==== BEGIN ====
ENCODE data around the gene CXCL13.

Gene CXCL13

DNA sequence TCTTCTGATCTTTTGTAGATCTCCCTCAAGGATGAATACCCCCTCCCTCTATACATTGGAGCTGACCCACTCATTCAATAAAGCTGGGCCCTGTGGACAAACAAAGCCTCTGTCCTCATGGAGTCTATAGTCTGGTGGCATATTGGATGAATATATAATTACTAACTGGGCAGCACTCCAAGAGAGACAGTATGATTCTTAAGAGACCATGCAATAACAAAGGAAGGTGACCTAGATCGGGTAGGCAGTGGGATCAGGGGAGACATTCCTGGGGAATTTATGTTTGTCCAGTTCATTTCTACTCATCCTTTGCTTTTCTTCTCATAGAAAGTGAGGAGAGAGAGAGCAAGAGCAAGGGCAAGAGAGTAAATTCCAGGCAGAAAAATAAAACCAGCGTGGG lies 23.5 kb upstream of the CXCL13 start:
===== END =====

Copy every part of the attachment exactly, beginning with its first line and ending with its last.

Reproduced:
ENCODE data around the gene CXCL13.

Gene CXCL13

DNA sequence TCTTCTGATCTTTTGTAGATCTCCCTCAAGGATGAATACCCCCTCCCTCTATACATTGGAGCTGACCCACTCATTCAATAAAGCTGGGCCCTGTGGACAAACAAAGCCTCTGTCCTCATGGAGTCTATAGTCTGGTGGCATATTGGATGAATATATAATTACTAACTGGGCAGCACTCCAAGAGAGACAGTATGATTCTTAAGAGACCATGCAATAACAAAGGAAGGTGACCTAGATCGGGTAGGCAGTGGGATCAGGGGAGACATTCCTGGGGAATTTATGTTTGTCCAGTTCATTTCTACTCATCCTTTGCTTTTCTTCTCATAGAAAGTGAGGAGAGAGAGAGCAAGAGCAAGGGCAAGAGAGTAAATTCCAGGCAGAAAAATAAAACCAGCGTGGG lies 23.5 kb upstream of the CXCL13 start: